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How a tragedy changed hillside development in Malaysia

25 11 13
12.12.2018

YESTERDAY marked the 25th anniversary of a major tragedy Malaysian history in which the Highland Towers condominium in the outskirts of Kuala Lumpur collapsed, killing 48 residents.

Dubbed the nation’s worst housing tragedy, Block 1 of the three Highland Towers nestled on a green hillside in Ulu Klang – some 20 minutes drive away from the city centre – caved in from a massive landslide on the fateful afternoon of Dec 11, 1993.

Authorities later found that the tragedy struck the upscale condominium estate, occupied mostly by upper-middle-class families and expatriates, after 10 days torrential rain that triggered the landslide.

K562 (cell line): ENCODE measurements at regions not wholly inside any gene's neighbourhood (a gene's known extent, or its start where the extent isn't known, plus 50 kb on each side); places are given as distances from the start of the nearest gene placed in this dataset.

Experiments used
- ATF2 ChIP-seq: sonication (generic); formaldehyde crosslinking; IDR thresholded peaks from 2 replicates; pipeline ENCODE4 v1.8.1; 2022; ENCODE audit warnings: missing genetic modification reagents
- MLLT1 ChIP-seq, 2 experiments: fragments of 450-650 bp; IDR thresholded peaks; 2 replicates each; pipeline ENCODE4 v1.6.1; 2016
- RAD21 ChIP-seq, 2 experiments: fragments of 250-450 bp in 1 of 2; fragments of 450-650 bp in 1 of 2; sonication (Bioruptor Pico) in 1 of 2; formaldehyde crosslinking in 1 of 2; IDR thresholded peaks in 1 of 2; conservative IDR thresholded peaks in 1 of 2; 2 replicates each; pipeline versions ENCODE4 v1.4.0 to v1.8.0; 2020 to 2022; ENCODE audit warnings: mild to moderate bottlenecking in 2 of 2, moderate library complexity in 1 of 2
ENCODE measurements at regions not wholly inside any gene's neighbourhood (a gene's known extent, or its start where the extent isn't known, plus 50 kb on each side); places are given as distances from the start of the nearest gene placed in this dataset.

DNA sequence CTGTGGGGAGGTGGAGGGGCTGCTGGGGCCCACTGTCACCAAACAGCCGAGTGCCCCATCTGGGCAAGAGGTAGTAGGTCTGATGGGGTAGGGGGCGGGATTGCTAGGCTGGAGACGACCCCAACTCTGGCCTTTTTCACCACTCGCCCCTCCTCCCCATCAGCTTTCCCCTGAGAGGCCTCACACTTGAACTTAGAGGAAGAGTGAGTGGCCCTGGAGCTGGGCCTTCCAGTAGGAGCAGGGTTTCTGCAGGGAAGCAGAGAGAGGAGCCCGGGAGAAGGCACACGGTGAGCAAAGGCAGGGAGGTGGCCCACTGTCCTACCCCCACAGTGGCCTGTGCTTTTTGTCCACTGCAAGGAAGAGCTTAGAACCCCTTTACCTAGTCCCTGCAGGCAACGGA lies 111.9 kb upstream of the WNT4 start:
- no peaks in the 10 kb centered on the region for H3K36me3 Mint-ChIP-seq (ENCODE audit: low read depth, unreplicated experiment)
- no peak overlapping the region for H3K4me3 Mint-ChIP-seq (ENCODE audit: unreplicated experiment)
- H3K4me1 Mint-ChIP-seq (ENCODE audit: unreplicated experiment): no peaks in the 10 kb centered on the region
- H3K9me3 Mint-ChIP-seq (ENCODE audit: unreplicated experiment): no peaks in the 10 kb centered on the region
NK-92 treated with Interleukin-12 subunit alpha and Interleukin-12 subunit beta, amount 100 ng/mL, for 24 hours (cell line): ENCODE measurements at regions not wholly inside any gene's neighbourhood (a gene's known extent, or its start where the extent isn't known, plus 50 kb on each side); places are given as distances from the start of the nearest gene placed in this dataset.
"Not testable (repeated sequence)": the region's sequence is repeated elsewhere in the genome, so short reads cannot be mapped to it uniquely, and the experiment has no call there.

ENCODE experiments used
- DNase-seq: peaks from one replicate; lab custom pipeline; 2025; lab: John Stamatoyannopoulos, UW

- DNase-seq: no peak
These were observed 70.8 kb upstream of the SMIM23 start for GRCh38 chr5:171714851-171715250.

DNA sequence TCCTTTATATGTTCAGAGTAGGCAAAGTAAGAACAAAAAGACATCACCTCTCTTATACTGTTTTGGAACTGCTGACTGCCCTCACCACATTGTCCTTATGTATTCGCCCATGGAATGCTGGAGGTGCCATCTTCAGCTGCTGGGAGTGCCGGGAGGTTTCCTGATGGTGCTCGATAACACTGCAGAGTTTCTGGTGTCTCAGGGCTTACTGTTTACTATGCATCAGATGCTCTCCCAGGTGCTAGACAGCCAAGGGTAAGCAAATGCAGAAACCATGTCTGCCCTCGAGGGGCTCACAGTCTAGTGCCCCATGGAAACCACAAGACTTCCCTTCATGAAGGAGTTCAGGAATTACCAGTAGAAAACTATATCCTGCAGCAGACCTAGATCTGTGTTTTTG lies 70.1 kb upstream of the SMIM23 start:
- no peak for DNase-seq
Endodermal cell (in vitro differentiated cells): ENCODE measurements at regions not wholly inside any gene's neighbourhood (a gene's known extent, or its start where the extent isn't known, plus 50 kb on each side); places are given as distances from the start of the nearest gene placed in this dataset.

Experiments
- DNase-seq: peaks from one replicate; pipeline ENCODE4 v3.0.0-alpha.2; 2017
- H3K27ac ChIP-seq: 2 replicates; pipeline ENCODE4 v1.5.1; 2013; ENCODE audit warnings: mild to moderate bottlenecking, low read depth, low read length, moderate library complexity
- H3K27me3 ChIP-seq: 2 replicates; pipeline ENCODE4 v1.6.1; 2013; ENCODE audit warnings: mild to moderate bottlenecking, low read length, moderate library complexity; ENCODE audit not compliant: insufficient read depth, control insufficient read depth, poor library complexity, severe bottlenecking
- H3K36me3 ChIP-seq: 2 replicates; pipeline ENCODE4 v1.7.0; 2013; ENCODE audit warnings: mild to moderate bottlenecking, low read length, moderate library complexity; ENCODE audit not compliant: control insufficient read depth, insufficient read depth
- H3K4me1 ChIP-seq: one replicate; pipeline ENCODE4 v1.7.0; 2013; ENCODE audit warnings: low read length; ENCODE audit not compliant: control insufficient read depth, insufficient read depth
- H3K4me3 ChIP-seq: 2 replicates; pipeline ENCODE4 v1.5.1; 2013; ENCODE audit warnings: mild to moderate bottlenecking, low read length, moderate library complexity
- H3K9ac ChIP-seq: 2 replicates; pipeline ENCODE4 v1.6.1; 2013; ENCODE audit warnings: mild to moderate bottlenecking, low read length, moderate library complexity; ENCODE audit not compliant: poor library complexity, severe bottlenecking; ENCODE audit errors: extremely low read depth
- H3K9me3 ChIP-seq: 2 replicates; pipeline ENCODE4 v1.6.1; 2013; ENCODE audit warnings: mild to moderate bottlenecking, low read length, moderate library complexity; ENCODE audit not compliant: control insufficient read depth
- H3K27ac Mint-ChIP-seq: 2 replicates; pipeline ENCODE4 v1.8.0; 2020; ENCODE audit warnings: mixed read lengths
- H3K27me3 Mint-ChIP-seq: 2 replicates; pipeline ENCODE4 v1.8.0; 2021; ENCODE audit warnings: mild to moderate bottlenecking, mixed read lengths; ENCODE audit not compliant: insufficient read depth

Among those killed in the tragedy were the son of the then Deputy Prime Minister Musa Hitam and the former’s wife, along with 12 foreigners from the United Kingdom, Japan, India and Korea.

How the tragedy struck

Consisting of three similar 13-story blocks, the project was built in phases between 1974 and 1982 on a steep hill that underwent a substantial amount of land clearance.

The three blocks were located near a creek at the top of the hillslope in Taman Hillview. In the construction phases, water from the creek was diverted into an existing pipe system.

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© Asian Correspondent